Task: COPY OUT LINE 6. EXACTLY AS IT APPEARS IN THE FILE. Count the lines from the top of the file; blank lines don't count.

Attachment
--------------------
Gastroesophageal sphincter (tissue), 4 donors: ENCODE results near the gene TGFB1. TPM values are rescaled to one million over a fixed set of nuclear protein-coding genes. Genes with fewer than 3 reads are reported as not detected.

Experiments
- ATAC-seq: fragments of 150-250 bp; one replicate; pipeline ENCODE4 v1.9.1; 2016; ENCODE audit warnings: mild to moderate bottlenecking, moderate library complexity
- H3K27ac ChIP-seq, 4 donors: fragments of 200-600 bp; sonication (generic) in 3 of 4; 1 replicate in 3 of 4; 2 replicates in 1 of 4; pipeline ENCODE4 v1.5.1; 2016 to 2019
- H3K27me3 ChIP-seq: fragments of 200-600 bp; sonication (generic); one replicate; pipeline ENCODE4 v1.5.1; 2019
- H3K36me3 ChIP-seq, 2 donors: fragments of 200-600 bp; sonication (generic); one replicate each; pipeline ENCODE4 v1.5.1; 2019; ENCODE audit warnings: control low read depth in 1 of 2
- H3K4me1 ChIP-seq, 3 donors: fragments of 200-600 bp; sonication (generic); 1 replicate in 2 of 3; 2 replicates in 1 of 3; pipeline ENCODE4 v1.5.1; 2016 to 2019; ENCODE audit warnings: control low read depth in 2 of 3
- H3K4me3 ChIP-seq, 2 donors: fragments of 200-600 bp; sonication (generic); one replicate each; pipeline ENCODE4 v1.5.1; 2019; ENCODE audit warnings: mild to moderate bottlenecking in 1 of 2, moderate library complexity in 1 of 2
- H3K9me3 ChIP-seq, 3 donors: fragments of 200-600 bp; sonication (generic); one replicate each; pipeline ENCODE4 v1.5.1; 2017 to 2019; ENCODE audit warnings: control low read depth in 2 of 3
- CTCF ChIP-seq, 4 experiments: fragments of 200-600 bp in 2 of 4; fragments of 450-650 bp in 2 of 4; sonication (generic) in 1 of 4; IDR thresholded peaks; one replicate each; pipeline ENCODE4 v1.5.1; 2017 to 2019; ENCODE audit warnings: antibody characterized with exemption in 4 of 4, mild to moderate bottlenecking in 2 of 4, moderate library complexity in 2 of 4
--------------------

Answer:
- H3K36me3 ChIP-seq, 2 donors: fragments of 200-600 bp; sonication (generic); one replicate each; pipeline ENCODE4 v1.5.1; 2019; ENCODE audit warnings: control low read depth in 1 of 2